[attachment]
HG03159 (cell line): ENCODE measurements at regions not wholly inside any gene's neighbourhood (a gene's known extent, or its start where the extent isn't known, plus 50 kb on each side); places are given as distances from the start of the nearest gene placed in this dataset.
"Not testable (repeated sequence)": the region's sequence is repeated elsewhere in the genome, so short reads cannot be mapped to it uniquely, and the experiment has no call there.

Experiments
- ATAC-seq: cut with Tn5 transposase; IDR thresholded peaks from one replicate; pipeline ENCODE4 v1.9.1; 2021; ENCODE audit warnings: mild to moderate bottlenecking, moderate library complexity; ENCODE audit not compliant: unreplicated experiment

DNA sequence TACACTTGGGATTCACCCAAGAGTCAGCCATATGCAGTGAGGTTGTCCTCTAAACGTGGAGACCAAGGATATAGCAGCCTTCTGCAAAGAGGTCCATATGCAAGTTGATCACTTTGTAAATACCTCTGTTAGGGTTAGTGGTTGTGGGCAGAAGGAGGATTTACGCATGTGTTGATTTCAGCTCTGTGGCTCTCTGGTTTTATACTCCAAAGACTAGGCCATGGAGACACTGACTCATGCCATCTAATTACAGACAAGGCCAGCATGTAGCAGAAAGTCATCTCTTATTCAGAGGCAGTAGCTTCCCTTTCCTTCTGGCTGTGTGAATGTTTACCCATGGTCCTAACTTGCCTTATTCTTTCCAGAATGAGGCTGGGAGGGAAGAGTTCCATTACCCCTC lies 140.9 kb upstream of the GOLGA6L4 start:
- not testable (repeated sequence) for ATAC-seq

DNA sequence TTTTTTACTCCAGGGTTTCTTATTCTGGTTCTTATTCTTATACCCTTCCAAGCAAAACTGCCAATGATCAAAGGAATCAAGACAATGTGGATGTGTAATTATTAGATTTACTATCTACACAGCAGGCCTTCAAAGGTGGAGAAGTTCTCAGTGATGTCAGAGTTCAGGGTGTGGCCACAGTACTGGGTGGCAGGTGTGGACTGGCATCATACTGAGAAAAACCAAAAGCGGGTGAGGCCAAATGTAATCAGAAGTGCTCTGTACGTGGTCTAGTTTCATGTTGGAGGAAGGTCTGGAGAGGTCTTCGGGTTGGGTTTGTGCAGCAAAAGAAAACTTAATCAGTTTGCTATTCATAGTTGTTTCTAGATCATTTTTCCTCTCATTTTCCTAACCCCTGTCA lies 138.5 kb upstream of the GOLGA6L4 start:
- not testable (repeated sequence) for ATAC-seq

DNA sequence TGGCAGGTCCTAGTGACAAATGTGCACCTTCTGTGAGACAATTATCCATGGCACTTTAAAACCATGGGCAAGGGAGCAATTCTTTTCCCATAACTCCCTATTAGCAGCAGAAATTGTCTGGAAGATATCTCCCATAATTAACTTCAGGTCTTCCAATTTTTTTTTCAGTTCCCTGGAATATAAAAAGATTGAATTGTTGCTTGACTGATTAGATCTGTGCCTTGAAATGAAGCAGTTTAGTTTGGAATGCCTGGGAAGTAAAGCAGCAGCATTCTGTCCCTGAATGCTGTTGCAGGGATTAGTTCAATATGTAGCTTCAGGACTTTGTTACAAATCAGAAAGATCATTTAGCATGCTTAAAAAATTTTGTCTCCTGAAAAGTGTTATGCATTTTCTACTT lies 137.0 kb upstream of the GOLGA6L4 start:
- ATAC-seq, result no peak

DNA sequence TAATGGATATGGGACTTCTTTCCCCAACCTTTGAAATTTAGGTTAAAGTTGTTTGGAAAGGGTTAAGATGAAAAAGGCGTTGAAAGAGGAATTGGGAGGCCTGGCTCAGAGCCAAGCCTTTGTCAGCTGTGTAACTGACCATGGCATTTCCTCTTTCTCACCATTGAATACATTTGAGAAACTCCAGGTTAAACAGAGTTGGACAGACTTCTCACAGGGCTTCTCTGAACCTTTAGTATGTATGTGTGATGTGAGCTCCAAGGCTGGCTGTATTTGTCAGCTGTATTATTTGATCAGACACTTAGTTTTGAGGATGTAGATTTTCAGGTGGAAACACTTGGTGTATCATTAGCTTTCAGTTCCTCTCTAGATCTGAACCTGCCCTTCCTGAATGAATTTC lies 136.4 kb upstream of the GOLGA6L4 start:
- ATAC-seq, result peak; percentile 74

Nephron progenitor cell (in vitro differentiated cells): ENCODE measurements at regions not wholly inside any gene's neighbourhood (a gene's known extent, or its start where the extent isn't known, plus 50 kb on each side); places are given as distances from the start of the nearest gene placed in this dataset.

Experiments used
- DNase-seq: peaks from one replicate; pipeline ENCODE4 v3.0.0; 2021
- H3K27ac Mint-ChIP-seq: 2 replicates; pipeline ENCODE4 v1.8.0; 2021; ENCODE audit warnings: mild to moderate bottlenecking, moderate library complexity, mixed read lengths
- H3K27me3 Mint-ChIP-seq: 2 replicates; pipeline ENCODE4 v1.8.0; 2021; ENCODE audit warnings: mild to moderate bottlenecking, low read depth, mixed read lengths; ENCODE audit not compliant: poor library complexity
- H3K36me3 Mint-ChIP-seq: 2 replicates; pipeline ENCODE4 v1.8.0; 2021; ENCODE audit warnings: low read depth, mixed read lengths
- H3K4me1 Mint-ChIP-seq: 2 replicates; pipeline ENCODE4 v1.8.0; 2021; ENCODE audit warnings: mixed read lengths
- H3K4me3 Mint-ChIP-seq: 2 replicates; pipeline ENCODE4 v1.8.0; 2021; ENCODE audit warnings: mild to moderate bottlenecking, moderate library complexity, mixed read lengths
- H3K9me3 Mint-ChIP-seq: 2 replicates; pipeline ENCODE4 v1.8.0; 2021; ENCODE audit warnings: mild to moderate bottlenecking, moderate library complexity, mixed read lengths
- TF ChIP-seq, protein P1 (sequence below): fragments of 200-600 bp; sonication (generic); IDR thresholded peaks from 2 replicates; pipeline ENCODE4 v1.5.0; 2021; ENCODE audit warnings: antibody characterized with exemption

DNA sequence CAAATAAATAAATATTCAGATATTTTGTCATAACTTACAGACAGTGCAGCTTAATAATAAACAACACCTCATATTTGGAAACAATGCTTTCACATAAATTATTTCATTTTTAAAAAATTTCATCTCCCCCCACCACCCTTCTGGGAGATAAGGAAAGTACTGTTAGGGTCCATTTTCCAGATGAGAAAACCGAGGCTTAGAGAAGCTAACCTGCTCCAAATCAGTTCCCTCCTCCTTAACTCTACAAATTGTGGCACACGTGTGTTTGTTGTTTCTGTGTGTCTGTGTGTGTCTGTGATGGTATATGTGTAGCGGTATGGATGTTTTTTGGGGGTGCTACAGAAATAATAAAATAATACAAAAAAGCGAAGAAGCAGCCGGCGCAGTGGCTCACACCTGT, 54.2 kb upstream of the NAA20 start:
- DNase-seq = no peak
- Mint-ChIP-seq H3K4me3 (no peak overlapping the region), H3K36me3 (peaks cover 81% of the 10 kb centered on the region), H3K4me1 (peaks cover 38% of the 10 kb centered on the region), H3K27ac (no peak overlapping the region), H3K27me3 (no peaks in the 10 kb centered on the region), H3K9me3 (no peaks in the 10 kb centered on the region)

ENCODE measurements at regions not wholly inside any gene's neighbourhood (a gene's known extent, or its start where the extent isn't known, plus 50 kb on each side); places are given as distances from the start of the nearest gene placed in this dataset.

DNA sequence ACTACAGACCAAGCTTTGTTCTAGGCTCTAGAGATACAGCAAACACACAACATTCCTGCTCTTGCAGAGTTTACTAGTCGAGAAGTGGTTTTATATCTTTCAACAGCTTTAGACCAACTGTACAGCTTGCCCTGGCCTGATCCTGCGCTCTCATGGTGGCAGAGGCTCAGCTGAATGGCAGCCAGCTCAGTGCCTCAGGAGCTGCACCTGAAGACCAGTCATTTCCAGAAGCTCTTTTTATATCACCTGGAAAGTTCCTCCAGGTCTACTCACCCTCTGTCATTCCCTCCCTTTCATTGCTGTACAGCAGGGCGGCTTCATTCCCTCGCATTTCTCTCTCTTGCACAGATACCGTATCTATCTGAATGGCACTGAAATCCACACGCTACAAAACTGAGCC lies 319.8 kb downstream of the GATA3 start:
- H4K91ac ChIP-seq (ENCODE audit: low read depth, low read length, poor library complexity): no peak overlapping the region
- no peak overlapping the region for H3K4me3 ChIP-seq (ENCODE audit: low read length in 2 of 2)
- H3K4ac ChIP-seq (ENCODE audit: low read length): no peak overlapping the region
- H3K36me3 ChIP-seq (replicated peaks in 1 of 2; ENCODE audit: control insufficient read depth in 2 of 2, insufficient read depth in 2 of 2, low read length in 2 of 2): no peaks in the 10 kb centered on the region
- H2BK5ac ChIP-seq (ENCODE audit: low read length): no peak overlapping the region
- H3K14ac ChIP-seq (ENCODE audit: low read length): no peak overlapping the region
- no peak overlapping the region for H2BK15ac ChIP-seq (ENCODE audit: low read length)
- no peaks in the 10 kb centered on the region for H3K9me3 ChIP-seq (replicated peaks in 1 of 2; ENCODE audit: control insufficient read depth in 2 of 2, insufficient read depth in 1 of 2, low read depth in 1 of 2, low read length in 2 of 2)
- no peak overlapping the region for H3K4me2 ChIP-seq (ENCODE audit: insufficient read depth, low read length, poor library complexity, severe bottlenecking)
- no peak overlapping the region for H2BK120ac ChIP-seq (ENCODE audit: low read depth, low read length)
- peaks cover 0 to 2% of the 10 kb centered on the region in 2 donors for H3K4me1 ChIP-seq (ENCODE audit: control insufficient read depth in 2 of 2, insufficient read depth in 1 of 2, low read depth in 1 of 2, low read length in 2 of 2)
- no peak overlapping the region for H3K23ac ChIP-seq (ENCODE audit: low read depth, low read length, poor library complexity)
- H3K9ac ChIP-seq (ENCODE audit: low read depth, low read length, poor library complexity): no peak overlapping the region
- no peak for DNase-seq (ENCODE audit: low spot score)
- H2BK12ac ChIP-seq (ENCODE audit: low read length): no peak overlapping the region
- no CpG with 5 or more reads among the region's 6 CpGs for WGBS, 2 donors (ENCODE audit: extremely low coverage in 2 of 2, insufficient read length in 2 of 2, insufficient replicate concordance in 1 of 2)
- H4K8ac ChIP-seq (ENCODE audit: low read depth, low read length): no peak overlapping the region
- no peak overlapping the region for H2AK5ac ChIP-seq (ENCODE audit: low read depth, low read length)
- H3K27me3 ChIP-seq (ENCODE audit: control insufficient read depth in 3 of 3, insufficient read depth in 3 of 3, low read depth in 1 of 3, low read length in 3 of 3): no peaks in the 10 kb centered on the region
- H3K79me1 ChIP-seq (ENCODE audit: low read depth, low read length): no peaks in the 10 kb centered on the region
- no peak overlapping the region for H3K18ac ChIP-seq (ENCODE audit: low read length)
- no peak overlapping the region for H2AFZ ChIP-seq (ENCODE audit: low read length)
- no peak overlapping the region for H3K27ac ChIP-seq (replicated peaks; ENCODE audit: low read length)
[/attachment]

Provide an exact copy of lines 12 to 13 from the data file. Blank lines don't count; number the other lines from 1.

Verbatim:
- ATAC-seq, result peak; percentile 74

Nephron progenitor cell (in vitro differentiated cells): ENCODE measurements at regions not wholly inside any gene's neighbourhood (a gene's known extent, or its start where the extent isn't known, plus 50 kb on each side); places are given as distances from the start of the nearest gene placed in this dataset.